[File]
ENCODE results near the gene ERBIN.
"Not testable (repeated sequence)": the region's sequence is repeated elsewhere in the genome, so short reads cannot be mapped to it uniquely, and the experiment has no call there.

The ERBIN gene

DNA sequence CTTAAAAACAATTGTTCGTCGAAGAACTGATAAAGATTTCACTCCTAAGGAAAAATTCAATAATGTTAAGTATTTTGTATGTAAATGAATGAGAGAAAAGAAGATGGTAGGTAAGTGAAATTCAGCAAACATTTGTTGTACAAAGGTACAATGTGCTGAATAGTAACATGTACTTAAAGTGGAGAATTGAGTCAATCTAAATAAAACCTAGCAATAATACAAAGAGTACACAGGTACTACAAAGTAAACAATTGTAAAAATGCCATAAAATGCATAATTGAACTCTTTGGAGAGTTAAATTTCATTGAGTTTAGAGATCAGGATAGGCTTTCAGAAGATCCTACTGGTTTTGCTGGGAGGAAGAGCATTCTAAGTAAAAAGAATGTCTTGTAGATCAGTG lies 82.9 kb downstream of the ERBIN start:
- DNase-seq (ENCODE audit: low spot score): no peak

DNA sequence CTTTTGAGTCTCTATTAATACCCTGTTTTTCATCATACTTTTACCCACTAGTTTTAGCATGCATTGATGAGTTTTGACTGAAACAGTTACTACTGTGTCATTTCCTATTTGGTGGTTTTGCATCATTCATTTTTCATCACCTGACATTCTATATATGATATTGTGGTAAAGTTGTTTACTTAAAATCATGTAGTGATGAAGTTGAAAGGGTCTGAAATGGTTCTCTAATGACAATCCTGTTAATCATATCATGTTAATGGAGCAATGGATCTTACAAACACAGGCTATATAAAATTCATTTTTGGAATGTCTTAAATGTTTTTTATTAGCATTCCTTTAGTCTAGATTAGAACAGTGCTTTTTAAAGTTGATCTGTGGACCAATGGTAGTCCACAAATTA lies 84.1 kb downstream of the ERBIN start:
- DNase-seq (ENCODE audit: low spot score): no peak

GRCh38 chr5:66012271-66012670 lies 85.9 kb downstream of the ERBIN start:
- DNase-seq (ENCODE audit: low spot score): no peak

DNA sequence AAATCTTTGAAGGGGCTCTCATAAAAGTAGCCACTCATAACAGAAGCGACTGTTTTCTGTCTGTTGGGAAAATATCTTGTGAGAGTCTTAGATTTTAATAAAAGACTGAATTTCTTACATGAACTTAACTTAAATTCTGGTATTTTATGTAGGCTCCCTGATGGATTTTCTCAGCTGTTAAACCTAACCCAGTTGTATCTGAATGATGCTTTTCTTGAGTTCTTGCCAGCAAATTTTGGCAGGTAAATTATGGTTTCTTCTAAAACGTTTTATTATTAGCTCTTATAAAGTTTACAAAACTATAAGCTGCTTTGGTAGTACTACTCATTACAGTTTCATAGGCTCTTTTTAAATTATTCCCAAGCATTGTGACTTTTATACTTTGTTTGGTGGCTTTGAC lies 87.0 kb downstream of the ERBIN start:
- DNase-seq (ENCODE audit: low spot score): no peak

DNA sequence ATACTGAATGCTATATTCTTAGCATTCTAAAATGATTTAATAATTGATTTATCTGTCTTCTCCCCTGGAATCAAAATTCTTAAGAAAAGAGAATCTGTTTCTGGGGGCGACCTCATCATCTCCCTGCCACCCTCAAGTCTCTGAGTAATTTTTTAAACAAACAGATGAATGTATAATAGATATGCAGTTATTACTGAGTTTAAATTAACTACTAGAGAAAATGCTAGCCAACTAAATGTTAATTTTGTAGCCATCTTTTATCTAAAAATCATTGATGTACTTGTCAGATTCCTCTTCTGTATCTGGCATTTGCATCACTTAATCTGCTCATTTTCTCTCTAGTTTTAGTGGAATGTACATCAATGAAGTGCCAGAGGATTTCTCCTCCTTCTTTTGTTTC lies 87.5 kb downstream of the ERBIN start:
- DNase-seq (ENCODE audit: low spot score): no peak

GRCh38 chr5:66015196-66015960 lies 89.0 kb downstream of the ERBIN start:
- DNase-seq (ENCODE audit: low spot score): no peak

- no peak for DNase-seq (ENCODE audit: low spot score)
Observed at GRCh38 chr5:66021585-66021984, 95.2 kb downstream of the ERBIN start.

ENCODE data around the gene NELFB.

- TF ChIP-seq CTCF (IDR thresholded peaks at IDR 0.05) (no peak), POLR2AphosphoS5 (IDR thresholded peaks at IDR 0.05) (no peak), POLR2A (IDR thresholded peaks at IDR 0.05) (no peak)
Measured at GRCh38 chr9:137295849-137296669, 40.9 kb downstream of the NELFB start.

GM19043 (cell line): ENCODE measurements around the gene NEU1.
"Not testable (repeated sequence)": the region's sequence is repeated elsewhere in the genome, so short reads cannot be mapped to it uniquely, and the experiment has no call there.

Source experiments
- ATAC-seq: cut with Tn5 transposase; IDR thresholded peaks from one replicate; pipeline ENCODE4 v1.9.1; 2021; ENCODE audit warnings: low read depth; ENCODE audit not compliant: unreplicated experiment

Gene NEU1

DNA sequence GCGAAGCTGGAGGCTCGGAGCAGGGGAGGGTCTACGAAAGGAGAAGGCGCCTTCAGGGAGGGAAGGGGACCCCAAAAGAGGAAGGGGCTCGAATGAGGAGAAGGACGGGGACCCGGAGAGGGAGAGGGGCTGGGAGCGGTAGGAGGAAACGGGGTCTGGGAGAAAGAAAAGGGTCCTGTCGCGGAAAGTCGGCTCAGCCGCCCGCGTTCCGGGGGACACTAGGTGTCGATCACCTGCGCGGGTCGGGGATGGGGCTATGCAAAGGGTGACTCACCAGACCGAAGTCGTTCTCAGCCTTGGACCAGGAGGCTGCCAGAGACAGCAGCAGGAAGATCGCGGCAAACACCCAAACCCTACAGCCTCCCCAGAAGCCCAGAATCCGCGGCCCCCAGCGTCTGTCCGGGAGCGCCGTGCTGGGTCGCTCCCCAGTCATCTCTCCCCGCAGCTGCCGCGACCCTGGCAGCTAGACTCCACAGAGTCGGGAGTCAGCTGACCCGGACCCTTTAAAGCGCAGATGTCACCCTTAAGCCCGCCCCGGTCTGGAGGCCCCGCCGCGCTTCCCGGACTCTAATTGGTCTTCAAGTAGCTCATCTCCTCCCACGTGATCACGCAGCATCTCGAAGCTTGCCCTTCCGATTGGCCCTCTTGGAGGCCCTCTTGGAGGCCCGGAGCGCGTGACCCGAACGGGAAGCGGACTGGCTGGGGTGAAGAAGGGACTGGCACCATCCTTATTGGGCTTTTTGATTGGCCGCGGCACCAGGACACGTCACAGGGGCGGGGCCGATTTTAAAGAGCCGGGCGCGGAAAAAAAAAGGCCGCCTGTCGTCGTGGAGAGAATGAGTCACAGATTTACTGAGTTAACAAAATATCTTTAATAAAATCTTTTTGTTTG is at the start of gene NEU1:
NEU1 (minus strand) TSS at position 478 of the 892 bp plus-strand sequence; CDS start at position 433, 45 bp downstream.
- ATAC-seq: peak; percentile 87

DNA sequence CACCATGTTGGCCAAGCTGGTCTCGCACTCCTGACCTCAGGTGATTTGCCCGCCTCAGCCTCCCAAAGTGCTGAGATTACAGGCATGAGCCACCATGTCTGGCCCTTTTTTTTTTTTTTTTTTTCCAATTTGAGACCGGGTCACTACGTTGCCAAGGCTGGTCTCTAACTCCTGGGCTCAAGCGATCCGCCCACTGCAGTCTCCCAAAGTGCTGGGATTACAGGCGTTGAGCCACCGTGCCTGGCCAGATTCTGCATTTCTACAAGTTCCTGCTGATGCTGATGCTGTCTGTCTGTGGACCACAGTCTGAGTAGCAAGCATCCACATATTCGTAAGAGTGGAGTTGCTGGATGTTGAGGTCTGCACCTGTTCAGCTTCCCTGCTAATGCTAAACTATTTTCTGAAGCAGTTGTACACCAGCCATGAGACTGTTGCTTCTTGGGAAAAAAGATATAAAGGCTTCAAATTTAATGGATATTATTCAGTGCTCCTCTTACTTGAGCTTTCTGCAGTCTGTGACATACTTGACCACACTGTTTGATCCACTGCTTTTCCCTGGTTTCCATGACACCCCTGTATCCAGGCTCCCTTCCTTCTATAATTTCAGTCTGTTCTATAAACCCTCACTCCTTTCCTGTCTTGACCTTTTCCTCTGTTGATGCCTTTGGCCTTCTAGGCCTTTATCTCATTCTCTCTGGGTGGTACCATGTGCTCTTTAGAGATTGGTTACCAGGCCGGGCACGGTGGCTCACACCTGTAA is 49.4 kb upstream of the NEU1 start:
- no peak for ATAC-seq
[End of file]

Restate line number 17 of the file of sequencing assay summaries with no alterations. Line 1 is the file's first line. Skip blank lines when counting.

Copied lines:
Observed at GRCh38 chr5:66021585-66021984, 95.2 kb downstream of the ERBIN start.